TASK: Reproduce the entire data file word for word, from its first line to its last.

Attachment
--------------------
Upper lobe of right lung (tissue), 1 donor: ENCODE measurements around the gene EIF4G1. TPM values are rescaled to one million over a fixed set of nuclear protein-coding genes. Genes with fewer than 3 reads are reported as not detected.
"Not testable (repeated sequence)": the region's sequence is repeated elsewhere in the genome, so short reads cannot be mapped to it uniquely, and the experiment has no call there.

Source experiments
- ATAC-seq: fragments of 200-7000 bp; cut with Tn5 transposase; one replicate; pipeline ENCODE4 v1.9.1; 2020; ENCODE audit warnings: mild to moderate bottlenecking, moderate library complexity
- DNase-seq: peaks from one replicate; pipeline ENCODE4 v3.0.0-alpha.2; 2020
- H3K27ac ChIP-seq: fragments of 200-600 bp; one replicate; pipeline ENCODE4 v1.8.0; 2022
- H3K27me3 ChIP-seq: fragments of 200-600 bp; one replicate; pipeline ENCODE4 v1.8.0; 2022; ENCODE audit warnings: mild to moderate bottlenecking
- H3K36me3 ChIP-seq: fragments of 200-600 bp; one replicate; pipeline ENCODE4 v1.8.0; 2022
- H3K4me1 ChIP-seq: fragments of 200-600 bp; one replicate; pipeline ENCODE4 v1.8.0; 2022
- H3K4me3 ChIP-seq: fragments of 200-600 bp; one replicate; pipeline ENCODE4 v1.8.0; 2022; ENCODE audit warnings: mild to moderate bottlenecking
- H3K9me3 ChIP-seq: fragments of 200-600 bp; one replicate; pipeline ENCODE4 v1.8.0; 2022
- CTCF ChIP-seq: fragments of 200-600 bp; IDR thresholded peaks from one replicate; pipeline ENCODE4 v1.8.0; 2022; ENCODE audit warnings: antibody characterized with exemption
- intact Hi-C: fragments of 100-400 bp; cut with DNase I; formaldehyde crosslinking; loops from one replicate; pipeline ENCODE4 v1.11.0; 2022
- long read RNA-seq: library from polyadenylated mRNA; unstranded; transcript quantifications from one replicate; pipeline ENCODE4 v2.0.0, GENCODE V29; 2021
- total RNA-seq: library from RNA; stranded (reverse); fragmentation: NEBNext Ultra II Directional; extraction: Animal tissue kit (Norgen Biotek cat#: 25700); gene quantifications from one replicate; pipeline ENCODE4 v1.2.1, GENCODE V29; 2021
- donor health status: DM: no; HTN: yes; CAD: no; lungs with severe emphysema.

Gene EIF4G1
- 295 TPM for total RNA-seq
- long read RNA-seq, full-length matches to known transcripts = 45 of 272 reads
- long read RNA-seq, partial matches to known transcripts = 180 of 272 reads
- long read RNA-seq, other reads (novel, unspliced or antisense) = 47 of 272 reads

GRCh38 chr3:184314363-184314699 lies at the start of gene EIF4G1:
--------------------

Upper lobe of right lung (tissue), 1 donor: ENCODE measurements around the gene EIF4G1. TPM values are rescaled to one million over a fixed set of nuclear protein-coding genes. Genes with fewer than 3 reads are reported as not detected.
"Not testable (repeated sequence)": the region's sequence is repeated elsewhere in the genome, so short reads cannot be mapped to it uniquely, and the experiment has no call there.

Source experiments
- ATAC-seq: fragments of 200-7000 bp; cut with Tn5 transposase; one replicate; pipeline ENCODE4 v1.9.1; 2020; ENCODE audit warnings: mild to moderate bottlenecking, moderate library complexity
- DNase-seq: peaks from one replicate; pipeline ENCODE4 v3.0.0-alpha.2; 2020
- H3K27ac ChIP-seq: fragments of 200-600 bp; one replicate; pipeline ENCODE4 v1.8.0; 2022
- H3K27me3 ChIP-seq: fragments of 200-600 bp; one replicate; pipeline ENCODE4 v1.8.0; 2022; ENCODE audit warnings: mild to moderate bottlenecking
- H3K36me3 ChIP-seq: fragments of 200-600 bp; one replicate; pipeline ENCODE4 v1.8.0; 2022
- H3K4me1 ChIP-seq: fragments of 200-600 bp; one replicate; pipeline ENCODE4 v1.8.0; 2022
- H3K4me3 ChIP-seq: fragments of 200-600 bp; one replicate; pipeline ENCODE4 v1.8.0; 2022; ENCODE audit warnings: mild to moderate bottlenecking
- H3K9me3 ChIP-seq: fragments of 200-600 bp; one replicate; pipeline ENCODE4 v1.8.0; 2022
- CTCF ChIP-seq: fragments of 200-600 bp; IDR thresholded peaks from one replicate; pipeline ENCODE4 v1.8.0; 2022; ENCODE audit warnings: antibody characterized with exemption
- intact Hi-C: fragments of 100-400 bp; cut with DNase I; formaldehyde crosslinking; loops from one replicate; pipeline ENCODE4 v1.11.0; 2022
- long read RNA-seq: library from polyadenylated mRNA; unstranded; transcript quantifications from one replicate; pipeline ENCODE4 v2.0.0, GENCODE V29; 2021
- total RNA-seq: library from RNA; stranded (reverse); fragmentation: NEBNext Ultra II Directional; extraction: Animal tissue kit (Norgen Biotek cat#: 25700); gene quantifications from one replicate; pipeline ENCODE4 v1.2.1, GENCODE V29; 2021
- donor health status: DM: no; HTN: yes; CAD: no; lungs with severe emphysema.

Gene EIF4G1
- 295 TPM for total RNA-seq
- long read RNA-seq, full-length matches to known transcripts = 45 of 272 reads
- long read RNA-seq, partial matches to known transcripts = 180 of 272 reads
- long read RNA-seq, other reads (novel, unspliced or antisense) = 47 of 272 reads

GRCh38 chr3:184314363-184314699 lies at the start of gene EIF4G1: